To our valued clients,
We wanted to take just a moment to express our sincere gratitude to Judy Principato, who began serving as a Hair Professionals stylist in 2010 and has formed many meaningful relationships with our regulars. You all love her as much as we do, so it’s bittersweet for us to announce that Judy has retired to spend more time with her family.
It’s common knowledge that certain forms of cancer treatment, including both radiation and chemotherapy, can lead to hair loss. What you might not realize is that there are many other medical treatments that have hair loss as a potential side effect. In fact, many of the clients we see at Hair Professionals have experienced thinning hair as a result of medications they’ve taken.
Historically, hair loss has always been something we’ve associated with older men—or at least men approaching middle age. Cases of hair loss in younger men have always been seen as rare. That may be changing, though—and the men’s hair loss epidemic may be claiming not just younger guys, but even boys and adolescents.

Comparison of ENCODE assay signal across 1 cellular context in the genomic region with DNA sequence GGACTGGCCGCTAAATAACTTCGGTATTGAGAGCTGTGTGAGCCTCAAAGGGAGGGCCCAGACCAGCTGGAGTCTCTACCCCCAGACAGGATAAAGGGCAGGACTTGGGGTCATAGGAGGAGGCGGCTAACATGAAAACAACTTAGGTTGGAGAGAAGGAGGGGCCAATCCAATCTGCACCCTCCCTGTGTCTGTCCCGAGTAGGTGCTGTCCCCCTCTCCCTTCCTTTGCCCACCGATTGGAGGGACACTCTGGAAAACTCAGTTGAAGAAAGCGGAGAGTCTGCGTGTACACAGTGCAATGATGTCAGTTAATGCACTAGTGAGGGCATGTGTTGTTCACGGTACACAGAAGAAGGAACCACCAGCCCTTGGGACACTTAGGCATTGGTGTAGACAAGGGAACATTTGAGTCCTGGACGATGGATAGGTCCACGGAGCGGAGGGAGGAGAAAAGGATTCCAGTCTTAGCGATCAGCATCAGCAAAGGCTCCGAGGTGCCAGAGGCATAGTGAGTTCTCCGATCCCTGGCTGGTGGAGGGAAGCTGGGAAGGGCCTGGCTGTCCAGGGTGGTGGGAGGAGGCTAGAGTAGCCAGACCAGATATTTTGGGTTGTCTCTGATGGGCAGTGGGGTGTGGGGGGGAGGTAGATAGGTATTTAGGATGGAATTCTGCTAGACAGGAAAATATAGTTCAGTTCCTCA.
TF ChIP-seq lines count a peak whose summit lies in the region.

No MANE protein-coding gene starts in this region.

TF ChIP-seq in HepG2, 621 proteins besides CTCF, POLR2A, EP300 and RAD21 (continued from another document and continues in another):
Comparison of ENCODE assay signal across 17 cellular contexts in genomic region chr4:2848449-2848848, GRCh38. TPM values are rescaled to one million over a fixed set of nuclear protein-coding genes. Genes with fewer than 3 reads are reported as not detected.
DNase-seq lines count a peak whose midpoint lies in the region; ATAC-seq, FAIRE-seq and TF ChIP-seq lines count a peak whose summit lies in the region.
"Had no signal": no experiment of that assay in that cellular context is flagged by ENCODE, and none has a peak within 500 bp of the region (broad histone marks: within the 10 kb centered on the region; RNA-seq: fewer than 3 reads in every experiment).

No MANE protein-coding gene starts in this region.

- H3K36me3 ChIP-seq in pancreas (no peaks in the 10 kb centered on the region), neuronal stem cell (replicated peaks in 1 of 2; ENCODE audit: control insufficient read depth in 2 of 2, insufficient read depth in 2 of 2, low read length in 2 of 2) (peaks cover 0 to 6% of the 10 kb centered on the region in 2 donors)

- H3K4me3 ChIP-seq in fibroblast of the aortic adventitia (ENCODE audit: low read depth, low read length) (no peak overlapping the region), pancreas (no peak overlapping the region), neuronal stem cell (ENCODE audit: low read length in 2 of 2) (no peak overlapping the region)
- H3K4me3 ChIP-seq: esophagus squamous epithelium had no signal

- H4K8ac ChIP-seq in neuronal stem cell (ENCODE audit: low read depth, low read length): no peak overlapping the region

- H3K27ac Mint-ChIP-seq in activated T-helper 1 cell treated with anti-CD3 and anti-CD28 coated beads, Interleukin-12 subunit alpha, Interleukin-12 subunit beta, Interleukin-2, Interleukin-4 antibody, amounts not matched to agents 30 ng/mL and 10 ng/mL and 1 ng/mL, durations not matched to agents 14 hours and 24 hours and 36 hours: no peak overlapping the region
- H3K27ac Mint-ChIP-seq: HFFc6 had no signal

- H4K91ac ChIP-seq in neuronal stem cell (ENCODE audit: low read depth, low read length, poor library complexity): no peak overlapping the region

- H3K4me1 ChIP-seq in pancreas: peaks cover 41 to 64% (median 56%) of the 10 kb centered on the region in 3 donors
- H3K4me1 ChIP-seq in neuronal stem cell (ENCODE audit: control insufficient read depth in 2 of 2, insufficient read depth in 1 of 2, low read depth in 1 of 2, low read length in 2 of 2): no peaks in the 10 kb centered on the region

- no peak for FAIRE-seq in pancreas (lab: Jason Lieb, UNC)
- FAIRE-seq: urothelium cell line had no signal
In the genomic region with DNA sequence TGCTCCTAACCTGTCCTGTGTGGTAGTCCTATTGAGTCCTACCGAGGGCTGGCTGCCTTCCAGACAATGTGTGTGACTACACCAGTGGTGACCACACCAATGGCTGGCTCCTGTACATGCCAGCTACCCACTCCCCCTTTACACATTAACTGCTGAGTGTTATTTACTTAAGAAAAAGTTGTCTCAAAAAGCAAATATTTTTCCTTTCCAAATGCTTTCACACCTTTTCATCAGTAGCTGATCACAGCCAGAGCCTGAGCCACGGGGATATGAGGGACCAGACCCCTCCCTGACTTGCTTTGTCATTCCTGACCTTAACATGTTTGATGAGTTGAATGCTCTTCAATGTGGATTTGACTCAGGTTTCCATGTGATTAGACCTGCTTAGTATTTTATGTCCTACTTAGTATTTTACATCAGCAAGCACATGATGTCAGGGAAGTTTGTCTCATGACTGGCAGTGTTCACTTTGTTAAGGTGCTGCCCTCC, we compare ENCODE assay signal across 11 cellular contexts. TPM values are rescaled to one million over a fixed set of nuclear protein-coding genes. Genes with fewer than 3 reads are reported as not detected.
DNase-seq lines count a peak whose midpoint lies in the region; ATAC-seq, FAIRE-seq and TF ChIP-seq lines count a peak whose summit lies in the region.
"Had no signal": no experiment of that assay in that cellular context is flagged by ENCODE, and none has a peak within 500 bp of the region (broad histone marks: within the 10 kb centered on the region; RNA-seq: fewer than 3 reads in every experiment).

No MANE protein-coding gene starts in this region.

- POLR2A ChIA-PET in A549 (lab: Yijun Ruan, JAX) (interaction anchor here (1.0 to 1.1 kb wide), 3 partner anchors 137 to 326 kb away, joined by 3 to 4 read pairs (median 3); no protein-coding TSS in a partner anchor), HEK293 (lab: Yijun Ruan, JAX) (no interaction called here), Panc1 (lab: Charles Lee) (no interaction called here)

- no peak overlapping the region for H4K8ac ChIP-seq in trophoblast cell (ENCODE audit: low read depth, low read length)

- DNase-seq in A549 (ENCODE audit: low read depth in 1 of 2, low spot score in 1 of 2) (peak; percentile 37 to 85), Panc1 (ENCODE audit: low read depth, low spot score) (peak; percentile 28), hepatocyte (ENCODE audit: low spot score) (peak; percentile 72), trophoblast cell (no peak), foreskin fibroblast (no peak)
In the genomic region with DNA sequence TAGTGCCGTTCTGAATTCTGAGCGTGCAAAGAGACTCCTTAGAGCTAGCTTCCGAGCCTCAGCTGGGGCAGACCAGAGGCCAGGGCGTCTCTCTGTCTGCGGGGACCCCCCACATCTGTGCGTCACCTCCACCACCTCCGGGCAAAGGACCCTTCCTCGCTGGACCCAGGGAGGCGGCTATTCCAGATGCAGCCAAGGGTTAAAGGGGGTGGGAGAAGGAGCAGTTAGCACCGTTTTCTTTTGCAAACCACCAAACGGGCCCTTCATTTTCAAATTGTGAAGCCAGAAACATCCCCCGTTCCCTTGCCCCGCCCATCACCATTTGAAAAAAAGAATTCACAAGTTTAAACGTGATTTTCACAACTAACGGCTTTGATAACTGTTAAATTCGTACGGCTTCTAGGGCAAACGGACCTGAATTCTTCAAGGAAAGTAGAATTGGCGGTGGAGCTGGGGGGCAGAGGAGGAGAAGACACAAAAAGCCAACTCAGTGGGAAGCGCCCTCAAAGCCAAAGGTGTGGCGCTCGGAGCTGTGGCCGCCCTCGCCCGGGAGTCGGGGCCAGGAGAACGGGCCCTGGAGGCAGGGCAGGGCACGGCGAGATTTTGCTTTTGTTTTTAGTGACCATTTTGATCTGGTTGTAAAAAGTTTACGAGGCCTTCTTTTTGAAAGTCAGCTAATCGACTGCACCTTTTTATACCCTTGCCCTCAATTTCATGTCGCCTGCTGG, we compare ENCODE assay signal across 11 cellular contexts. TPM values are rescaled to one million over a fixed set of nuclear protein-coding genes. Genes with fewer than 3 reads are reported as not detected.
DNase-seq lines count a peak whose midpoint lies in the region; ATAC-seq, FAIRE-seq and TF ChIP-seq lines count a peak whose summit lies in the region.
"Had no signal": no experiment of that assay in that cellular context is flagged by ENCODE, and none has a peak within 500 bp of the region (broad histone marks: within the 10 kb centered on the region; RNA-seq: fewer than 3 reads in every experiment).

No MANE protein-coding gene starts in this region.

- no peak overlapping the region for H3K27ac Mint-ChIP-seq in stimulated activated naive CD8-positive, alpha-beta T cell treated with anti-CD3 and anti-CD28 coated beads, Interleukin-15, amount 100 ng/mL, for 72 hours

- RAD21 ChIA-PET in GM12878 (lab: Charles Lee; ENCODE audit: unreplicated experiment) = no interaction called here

There are many methods available for stopping hair loss and triggering new growth. One of the most talked-about is laser hair therapy. You’ve probably heard people talking about the use of laser light to promote new hair growth, but you may have some questions about how it works—or even if it works.
Wigs have been around forever, and hair replacements have come a long way in the meantime. Even so, wigs continue to play a vital role in bringing hope to those who struggle with hair loss. In particular, wigs are essential for those whose hair loss is either sudden or impermanent—specifically, for those who are losing their hair due to cancer treatments.
Hair loss happens in different ways, and for different reasons. When you pay attention to the pattern of your hair loss, it can sometimes help you to narrow down the underlying cause. For instance, have you experienced hair loss in patches—leaving bald spots on your head, roughly the size of quarters? If so, then there’s a good chance that what you’re dealing with is alopecia areata. Visiting your doctor, or receiving a trichological evaluation, can confirm this.